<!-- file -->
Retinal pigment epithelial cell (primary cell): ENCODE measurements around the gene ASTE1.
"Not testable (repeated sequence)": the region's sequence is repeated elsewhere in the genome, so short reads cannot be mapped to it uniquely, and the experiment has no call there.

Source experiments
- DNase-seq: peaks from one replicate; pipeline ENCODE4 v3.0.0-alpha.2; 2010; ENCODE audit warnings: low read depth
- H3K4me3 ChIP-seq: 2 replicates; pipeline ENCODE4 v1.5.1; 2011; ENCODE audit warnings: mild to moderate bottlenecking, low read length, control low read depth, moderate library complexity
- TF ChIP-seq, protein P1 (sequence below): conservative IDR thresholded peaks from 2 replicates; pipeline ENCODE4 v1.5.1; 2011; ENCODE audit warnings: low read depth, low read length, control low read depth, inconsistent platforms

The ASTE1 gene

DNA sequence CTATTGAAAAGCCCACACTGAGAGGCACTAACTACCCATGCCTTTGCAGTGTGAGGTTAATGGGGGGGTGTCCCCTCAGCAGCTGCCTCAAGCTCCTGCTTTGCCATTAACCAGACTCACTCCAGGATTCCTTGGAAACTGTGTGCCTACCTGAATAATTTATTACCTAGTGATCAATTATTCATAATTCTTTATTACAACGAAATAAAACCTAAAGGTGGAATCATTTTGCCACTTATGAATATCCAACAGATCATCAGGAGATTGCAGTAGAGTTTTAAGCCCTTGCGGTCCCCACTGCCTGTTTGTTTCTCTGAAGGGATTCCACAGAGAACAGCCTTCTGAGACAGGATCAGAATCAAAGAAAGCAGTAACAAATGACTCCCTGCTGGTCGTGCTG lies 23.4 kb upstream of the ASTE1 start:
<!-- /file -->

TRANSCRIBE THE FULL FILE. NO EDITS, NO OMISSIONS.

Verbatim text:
Retinal pigment epithelial cell (primary cell): ENCODE measurements around the gene ASTE1.
"Not testable (repeated sequence)": the region's sequence is repeated elsewhere in the genome, so short reads cannot be mapped to it uniquely, and the experiment has no call there.

Source experiments
- DNase-seq: peaks from one replicate; pipeline ENCODE4 v3.0.0-alpha.2; 2010; ENCODE audit warnings: low read depth
- H3K4me3 ChIP-seq: 2 replicates; pipeline ENCODE4 v1.5.1; 2011; ENCODE audit warnings: mild to moderate bottlenecking, low read length, control low read depth, moderate library complexity
- TF ChIP-seq, protein P1 (sequence below): conservative IDR thresholded peaks from 2 replicates; pipeline ENCODE4 v1.5.1; 2011; ENCODE audit warnings: low read depth, low read length, control low read depth, inconsistent platforms

The ASTE1 gene

DNA sequence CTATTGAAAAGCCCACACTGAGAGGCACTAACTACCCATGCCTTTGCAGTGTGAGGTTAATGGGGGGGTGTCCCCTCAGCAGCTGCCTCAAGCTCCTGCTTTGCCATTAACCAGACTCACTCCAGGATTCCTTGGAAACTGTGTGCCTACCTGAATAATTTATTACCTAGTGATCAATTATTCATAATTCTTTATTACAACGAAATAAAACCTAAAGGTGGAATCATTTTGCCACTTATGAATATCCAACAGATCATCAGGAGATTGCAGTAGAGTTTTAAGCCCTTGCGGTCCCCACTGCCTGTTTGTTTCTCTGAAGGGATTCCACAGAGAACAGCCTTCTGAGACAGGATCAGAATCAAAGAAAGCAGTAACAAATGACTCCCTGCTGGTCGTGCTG lies 23.4 kb upstream of the ASTE1 start: